Oh, so you've been to Japan too? Have you been to a Baskin Robins there? They sing when they make your order and it's a perfect assembly line. It's like people in Japan love going to work, or at least are far better at faking it than we are in NA. I'm sure neoliberalism sucks no matter where you go, but at least in NA I can tell you that any kind of minimum wage service job gets old after a while. Japan's just lit in so many ways it's amazing. Of course, as a tourist in any country we experience things differently than the locals. We get to see and do all the cool things we want and invest in some souvenirs to take back home for the duration of the trip we've saved up for, but locals obviously experience things differently, having to live their lives there and work for a living. I believe that if you really want to get the true experience of a place you'll have to live there for a bit and experience its medicrity...but that's really not the kind of trip I'd call fun. It's just a notion I've entertained, and one I've definitely experienced the other side of whenever people claim how cool it is that in BC people can go to the beach in the morning and go skiing on a mountain in the evening on the same day. Yeah, I guess that's true, and I can tell you I've never done it despite living here my whole life. I still think Japan is lit though despite acknowledging that I've experienced it through an outsider's lens. Speaking of mediocrity that grinds my gears, I really don't miss my retail job. The chain of command at my current job is way more reasonable. You know what, I just hate nonsensical bureaucracy that overcomplicates things in general. Screw retail and similar entry level jobs. It's the pinnacle of everything that annoys me about bureaucracy. Why large organizations seem to think it makes sense not to keep to a predictable schedule is beyond me. It's a load of bull that managers have to draft up a schedule every week and employees have to come in on their days off just to see the latest schedule as there's no better and more reasonable way to do it...except there is if the higher ups used their brains. I'm so glad I'm into my career now and can put all that BS behind me.
  10. Hi, this thread may have been in the right place once upon a time, but as of the time it has been bumped, there exists and Equestria Girls forum, so I will move it there.
  11. I think this is a multi-faceted topic and one not easily covered in one discussion. There are at least three groups of people to consider: those who have had little to no interaction with Bronies and whose opinion of us is based largely on where we stand in regards to societal norms that dictate things like what kinds of entertainment we should or should not enjoy based on our age and gender, those who have had legit interactions with the fandom either online or in person, and those who either are or have been part of the fandom at some point in time. It's also not nearly as simple as lumping people into one of three categories as opinions can vary even within a given category. Heck, past Bronies may even warrant their own category as they have their reasons for no longer being part of the fandom whereas those of us who still are in the fandom have our reasons for staying in it. Barring being able to conduct a mixed-methods, longitudinal study on Bronies, we'll just have to settle for our opinions and impressions. My personal opinion on Bronies is quite positive, not that I can truly be considered unbiased. How a fandom is portrayed to other people is one thing, but actually being in it is another matter entirely. I do think our fandom is based around love and tolerance, and we do seem to get along with one another well, and welcome each other with open arms, for the most part. I don't sense a lot of elitism and we don't have a crippling schism that divides us. Stuff like how cringy a fandom is takes a back seat to how I feel I'm treated in a given fandom and whether I have a sense of belonging. The Brony fandom has passed that test with flying colours.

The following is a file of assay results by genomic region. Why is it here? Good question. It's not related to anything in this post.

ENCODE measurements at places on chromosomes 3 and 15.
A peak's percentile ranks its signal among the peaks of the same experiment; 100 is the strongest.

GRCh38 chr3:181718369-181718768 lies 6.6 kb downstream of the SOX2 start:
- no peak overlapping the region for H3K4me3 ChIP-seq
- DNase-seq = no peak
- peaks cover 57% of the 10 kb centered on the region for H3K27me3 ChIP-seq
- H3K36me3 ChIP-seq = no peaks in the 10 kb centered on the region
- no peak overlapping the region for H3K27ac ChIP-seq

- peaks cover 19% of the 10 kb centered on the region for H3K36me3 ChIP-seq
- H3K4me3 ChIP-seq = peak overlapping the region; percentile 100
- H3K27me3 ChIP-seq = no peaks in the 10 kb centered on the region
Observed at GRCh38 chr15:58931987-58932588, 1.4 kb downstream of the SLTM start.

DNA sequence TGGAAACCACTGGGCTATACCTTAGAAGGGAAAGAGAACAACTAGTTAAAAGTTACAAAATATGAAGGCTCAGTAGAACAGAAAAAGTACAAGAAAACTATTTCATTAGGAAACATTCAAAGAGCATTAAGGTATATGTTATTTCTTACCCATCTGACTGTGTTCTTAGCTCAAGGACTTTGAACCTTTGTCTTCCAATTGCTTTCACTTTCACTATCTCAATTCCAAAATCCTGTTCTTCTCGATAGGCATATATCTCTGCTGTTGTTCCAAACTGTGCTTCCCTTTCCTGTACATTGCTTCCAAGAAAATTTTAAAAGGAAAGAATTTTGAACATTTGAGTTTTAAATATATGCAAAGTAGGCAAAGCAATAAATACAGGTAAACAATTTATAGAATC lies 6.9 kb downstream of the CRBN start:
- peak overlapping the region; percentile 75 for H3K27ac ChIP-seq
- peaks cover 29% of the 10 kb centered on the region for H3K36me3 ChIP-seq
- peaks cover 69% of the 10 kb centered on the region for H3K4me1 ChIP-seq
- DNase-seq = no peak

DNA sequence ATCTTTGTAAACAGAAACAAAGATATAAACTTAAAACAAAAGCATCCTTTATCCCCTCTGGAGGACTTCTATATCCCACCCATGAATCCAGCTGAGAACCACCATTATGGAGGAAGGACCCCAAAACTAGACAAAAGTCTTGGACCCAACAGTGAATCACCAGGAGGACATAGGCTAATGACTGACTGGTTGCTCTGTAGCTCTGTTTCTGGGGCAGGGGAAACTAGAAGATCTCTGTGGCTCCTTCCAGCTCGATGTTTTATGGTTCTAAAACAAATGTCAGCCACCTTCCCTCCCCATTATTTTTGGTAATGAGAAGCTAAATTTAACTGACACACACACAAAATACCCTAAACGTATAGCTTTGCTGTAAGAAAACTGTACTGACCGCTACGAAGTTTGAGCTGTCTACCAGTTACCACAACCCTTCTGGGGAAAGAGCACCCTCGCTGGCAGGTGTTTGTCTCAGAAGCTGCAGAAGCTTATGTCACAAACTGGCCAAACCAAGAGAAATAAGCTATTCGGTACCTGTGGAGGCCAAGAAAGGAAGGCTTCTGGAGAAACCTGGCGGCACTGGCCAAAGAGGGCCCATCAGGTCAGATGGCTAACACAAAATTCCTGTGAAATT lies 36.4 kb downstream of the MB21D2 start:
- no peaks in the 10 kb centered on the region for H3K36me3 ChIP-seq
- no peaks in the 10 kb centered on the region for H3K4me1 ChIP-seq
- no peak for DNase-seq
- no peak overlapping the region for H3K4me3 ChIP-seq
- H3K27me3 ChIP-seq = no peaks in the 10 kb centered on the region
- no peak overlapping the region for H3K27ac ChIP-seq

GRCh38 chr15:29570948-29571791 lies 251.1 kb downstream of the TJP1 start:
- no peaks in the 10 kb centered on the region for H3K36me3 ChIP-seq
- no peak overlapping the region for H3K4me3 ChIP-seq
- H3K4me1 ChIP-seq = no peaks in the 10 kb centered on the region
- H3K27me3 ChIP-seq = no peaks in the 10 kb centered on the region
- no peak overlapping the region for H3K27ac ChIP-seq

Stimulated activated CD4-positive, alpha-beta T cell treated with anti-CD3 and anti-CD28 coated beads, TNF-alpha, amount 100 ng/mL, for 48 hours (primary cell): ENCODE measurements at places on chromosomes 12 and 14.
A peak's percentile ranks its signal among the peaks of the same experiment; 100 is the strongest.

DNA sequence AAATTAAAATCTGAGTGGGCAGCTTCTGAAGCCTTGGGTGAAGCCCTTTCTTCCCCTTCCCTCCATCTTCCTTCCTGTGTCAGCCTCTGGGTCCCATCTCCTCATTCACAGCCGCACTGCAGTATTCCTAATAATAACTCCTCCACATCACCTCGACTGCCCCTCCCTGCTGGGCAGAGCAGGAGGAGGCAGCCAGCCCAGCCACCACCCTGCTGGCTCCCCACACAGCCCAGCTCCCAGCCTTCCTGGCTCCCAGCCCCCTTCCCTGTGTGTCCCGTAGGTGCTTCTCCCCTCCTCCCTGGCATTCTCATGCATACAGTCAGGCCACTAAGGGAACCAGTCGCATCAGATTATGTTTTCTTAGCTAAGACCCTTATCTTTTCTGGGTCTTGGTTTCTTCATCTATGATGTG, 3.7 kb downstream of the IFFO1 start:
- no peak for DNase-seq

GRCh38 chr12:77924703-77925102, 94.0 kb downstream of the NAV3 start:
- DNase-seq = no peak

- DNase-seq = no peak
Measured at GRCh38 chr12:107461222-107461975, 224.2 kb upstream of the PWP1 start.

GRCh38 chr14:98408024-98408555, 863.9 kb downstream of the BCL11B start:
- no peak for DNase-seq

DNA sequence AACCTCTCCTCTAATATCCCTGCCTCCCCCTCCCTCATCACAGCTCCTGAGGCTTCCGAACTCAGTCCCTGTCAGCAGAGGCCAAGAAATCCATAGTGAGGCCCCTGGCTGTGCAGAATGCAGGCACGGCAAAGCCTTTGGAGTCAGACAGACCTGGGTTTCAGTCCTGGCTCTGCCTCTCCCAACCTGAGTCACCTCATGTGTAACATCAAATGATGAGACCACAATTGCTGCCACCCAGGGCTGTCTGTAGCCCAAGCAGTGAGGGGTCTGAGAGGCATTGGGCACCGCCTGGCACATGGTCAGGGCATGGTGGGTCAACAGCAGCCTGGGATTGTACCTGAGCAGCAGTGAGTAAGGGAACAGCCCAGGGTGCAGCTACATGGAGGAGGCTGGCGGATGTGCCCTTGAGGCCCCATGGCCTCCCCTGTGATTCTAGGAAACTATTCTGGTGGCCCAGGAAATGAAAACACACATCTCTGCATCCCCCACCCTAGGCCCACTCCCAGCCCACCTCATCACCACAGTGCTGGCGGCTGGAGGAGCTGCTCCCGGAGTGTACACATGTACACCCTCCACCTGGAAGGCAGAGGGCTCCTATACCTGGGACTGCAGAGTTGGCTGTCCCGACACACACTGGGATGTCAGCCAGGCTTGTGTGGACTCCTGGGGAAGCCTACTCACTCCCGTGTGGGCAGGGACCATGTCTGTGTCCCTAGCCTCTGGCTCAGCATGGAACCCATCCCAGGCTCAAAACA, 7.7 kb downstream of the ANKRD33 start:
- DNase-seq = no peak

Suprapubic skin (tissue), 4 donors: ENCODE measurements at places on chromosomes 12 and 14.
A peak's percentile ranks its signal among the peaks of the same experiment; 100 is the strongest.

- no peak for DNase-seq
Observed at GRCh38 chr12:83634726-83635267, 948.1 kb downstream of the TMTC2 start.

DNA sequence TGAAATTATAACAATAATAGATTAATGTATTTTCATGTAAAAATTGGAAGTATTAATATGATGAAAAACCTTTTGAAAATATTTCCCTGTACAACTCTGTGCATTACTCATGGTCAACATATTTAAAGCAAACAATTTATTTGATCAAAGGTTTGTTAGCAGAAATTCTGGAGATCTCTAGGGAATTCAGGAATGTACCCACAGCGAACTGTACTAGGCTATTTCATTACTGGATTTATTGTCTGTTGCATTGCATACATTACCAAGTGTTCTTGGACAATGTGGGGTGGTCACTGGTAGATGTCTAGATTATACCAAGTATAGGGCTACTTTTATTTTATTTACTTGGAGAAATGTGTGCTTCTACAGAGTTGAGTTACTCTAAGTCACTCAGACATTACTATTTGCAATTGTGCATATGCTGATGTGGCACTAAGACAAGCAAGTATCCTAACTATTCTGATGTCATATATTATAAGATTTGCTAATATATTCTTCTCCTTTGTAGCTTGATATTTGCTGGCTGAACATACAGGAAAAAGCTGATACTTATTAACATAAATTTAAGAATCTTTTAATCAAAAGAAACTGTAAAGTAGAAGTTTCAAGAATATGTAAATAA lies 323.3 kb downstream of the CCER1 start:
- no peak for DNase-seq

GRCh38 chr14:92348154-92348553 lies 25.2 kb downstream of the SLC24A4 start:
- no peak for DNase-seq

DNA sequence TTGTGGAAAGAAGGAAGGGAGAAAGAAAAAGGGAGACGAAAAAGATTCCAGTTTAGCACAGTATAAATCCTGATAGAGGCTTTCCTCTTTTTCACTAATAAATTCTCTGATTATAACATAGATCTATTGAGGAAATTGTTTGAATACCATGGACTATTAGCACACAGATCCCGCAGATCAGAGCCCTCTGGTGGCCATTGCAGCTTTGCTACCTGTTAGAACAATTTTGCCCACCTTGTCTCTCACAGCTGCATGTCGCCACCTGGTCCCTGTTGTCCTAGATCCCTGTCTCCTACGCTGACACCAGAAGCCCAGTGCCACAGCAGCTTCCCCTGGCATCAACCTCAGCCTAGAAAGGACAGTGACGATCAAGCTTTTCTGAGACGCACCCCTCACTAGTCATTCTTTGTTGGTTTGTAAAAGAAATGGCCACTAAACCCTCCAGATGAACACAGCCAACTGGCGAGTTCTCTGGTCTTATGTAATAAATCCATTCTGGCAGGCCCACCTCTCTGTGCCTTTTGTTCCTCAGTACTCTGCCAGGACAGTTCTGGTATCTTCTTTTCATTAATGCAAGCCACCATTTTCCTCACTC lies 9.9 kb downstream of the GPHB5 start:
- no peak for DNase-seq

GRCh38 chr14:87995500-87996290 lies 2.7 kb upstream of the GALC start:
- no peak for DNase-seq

12. It might also be worth noting that G.M. Berrow wrote that episode. She also canonized glowpaz, which was first seen in Trixie and the Razzle-Dazzle Ruse. I firmly stand by the notion that the spinoff media is canon, just B canon. All G.M. Berrow did here was make certain things A canon. Now I'm wondering what would happen if Jeremy Whitley ever wrote an episode. It's never going to happen though. Actually, I never expected G.M. Berrow to start writing episodes, and when she did write one I thought it was just going to be a one-off novelty, so I guess anything's possible.
  13. Neat. So...Daring Do's ability to locate treasure isn't just a skill and a result of time and research, but magic? Also, what Pinkie does is confirmed to be magic, not that we didn't already know that.
  14. Spoiler

    I think this topic belongs in Show Discussion but I'll leave it here as it has the potential to spill over into discussion on the spinoff media and whatnot. I don't think the show itself is too hard to follow though. Maybe it is a little bit if one wants to remember all the details of every episode, but even keeping track of the main arcs is not that difficult. The comics, chapter books and even Equestria Girls are all completely optional and while I think they're great for expanding the universe of the show and giving fans a more complicated continuity if we want one, they aren't mandatory nor should they be. EQG is probably as close as it gets to mandatory and uncomplicated spinoff media, or at least the main stuff (EQG has become this beast with its own A and B canon), but even it isn't absolutely mandatory. All one really needs to be able to do is sit down and watch an episode.
  15. I've only really gone as far as to compare Harry Potter with how unicorns seem to work. Princess Celestia's School for Gifted Unicorns seems to be similar to Hogwarts in many respects. It may even have a laughably small student body that makes me wonder how it manages to stay open, but at least in the case of Celestia's school, no concrete numbers are confirmed. CHS on the other hand defies all logic as I think their total student body is considerably smaller than just two grades of students at Hogwarts at a given time. Anyways, I apply Harry Potter to the general concept of unicorn spells, and even use terms like charms or transfiguration to describe certain spells. The key difference with FiM is that all unicorns can use magic as opposed to a select few humans. Celestia's school, as the name implies, is for gifted unicorns who are exceptional at the art of magic whereas Hogwarts has squibs and wizards who are pretty terrible at magic. Oh, and unicorns aren't hidden from non-unicorns. My headcanon is that even the worst unicorn can cast a basic levitation charm even if that's all he or she can do. I suppose it's possible that the unicorn equivalent of Scootaloo exists somewhere but that has yet to be seen. Regardless, basic levitation will not get somepony into Celestia's school. Obviously, not all unicorns have an interest in dedicating their life to the art of magic either.